Is religion the cause of most wars in the world?

Part 2: People are the problem

By Maggie Peil

In Part 1 of this article, I looked at statistics that said religion has been a significant factor in only 7% of wars throughout history. In Part 2 of this article, I continue to address the following question from a young Christian woman:
Religion has torn families apart and started countless wars. People are treated differently because of their religion. People are killed in the name of 'God'. To this day the most controversial topic is religion, and God. Why is this? From a questioner
PEOPLE ARE TREATED DIFFERENTLY BECAUSE OF THEIR RELIGION. This has been and still is true in many cases, but it is just one of many ways we judge one another. Cases of conflict exist where people are treated differently because of their appearance, heritage, language, gender, race, or even political affiliation. Often people don't like other people who look, act, or approach life differently. Consider the civil war (genocide) in Rwanda. A degree of skin color was the physical trait which was typically used in the "ethnic identification" of being Hutu or Tutsi. The problem was a clash in culture, not a clash in religious beliefs. Although religion might be blamed as the primary source of some troubles, it is usually cultural differences and human prejudices that are the problem. In some cases, religion actually reduces the chance or intensity of conflict (there are pacifists among god-believers as well as among agnostics and atheists).

PEOPLE ARE KILLED. As I mentioned in Part One of this article, it appears that only 2% of people killed in wars (throughout human history) were killed in wars related to religious beliefs. But what about more recent atrocities? Surely religion is currently the cause of most conflicts around the world? Nope, that's just not the case at all. I counted 27 genocides and 'ethnic cleansings' around the world since 1990. This happened all over the globe, from Russia to Rwanda, from Germany to Guatemala. Of those 27 purges, only 5 were related to religion, and sometimes there were people of the same faith on opposing sides. Based on estimates of people killed, those five purges constituted between 1% and 5% of total deaths. Even in these recent and deliberate attempts to completely annihilate a certain group of people, less than 5% of the genocide deaths were related to religion.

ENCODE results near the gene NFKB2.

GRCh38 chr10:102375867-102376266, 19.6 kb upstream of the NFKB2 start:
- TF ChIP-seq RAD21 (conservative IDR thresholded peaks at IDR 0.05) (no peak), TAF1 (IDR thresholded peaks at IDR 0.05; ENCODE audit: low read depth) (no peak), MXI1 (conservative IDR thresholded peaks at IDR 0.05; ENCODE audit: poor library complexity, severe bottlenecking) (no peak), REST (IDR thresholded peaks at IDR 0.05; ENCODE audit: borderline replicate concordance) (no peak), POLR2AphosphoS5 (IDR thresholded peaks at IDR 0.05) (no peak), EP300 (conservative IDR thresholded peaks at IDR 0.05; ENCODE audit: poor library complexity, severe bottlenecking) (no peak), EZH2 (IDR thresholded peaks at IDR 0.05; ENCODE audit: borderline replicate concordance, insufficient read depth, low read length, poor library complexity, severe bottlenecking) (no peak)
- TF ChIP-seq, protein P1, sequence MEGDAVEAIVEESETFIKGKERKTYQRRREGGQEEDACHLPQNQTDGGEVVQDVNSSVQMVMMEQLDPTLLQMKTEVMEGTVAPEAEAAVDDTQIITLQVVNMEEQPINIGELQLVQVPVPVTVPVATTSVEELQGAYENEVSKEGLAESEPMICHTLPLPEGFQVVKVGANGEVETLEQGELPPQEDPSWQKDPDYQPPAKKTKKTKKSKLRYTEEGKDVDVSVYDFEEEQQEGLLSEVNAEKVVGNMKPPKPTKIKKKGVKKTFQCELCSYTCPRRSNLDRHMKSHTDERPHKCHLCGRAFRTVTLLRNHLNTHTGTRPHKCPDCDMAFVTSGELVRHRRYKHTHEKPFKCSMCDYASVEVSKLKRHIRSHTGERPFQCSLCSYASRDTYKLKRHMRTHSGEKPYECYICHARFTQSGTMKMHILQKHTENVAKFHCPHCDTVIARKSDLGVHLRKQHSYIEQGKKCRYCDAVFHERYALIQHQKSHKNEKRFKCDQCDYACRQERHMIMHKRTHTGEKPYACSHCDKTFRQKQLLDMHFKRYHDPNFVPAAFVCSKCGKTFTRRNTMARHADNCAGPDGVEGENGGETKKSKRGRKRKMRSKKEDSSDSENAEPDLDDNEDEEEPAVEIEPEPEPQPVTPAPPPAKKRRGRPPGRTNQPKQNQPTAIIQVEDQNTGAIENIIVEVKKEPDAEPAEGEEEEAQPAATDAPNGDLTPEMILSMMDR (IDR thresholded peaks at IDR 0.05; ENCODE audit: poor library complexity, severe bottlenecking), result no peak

RELIGION ISN'T THE PROBLEM. Most conflict in the world is not due to controversy over religion or 'god'. Most conflict in the world is caused by people misbehaving. Blaming religion for the majority of human conflicts is simply inaccurate. When we hear people say such things, maybe we should (politely!) ask them for their sources, and (kindly!) explore history with them. Certainly, we should be careful to check our own assumptions before coming to any conclusions. (I had no idea I was so misguided until I took the time to really look into it I am thankful to the young woman who asked me about this topic.)

RELIGION IS A CONTROVERSIAL TOPIC. Even if it hasn't started the most wars or killed the most people, religion is often grouped with politics as two things to never discuss in a crowd. Why does discussing religion (or politics) lead to such controversy? My guess is that our inherent shortcomings as humans and our insecurities about identity are the underlying causes.

1. PRIDE: We can't admit that we don't know everything or that we are wrong about something. We don't really consider another person's point of view as being valuable. We fail to admit to a lack of understanding.

2. LAZINESS: We repeat stuff we hear without checking into it. We don't take the time required to research a subject. (For some people, research isn't even an option due to lack of resources or a totalitarian regime. Most of us in the USA don't have that excuse.)

3. GREED: We want what someone else has. We want their land, slave labor, trade route, riches, or resources. We envy their children, spouse, house, car, job, talent, beauty, or high-top shoes. If we blame greed and envy on our religious beliefs (or the beliefs of others), we suddenly feel justified.

4. FEAR: We worry that other religions (or lack thereof) will undermine our freedom, our heritage, our identity, and our lifestyle. Fear spurs us on to preemptive attacks on others, avoiding real dialog and exchange of ideas. People against religion use fear to try and convince us that religion is a "significant force for evil." Christian extremists in the USA use fear to try and convince others that our President is secretly a Muslim bent on destroying our country. Muslim extremists use fear to try and convince us that all Muslims are aggressive and determined to take over the world.

I can't help but think of James 4:1-2 here:
Where do the conflicts and where do the quarrels among you come from? Is it not from this, from your passions that battle inside you? You desire and you do not have; you murder and envy and you cannot obtain; you quarrel and fight. You do not have because you do not ask; you ask and do not receive because you ask wrongly, so you can spend it on your passions."

In Part 3 of this series, I'll look into what the Bible says about war and how people are supposed to treat each other.

Is religion the cause of most wars in the world? The series:
Part 1: Religion isn't the problem
Part 2: People are the problem
Part 3: The Bible says be nice to each other

Image credit: Jayel Aheram; Some rights reserved

TagsControversial-Issues  | History-Apologetics  |  Political-Issues

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Published 1-28-14